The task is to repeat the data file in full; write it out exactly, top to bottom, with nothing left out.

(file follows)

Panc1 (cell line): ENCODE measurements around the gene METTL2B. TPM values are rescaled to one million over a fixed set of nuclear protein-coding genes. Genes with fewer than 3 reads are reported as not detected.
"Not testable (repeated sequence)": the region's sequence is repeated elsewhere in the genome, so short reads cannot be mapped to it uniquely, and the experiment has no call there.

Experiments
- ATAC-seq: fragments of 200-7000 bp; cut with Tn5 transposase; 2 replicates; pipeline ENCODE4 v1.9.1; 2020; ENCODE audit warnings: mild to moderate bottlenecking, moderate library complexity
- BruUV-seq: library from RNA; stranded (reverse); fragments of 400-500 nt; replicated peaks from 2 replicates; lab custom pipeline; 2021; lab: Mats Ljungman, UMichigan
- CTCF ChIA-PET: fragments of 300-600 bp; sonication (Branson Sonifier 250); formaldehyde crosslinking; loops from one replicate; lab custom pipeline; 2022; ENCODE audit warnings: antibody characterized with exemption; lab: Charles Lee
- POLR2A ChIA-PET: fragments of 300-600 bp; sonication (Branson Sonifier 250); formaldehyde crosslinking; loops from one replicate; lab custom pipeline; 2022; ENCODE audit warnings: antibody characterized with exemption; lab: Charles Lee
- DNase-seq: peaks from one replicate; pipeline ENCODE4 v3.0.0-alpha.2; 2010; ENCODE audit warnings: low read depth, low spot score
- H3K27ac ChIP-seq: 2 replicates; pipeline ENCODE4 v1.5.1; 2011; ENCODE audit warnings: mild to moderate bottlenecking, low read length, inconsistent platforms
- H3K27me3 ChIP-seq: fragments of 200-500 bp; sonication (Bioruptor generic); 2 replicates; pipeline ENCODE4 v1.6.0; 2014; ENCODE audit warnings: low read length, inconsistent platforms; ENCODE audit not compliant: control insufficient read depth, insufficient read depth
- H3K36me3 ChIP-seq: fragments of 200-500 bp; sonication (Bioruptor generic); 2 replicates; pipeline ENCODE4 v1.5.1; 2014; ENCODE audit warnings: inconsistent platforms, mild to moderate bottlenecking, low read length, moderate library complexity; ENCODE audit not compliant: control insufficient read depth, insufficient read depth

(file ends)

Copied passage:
Panc1 (cell line): ENCODE measurements around the gene METTL2B. TPM values are rescaled to one million over a fixed set of nuclear protein-coding genes. Genes with fewer than 3 reads are reported as not detected.
"Not testable (repeated sequence)": the region's sequence is repeated elsewhere in the genome, so short reads cannot be mapped to it uniquely, and the experiment has no call there.

Experiments
- ATAC-seq: fragments of 200-7000 bp; cut with Tn5 transposase; 2 replicates; pipeline ENCODE4 v1.9.1; 2020; ENCODE audit warnings: mild to moderate bottlenecking, moderate library complexity
- BruUV-seq: library from RNA; stranded (reverse); fragments of 400-500 nt; replicated peaks from 2 replicates; lab custom pipeline; 2021; lab: Mats Ljungman, UMichigan
- CTCF ChIA-PET: fragments of 300-600 bp; sonication (Branson Sonifier 250); formaldehyde crosslinking; loops from one replicate; lab custom pipeline; 2022; ENCODE audit warnings: antibody characterized with exemption; lab: Charles Lee
- POLR2A ChIA-PET: fragments of 300-600 bp; sonication (Branson Sonifier 250); formaldehyde crosslinking; loops from one replicate; lab custom pipeline; 2022; ENCODE audit warnings: antibody characterized with exemption; lab: Charles Lee
- DNase-seq: peaks from one replicate; pipeline ENCODE4 v3.0.0-alpha.2; 2010; ENCODE audit warnings: low read depth, low spot score
- H3K27ac ChIP-seq: 2 replicates; pipeline ENCODE4 v1.5.1; 2011; ENCODE audit warnings: mild to moderate bottlenecking, low read length, inconsistent platforms
- H3K27me3 ChIP-seq: fragments of 200-500 bp; sonication (Bioruptor generic); 2 replicates; pipeline ENCODE4 v1.6.0; 2014; ENCODE audit warnings: low read length, inconsistent platforms; ENCODE audit not compliant: control insufficient read depth, insufficient read depth
- H3K36me3 ChIP-seq: fragments of 200-500 bp; sonication (Bioruptor generic); 2 replicates; pipeline ENCODE4 v1.5.1; 2014; ENCODE audit warnings: inconsistent platforms, mild to moderate bottlenecking, low read length, moderate library complexity; ENCODE audit not compliant: control insufficient read depth, insufficient read depth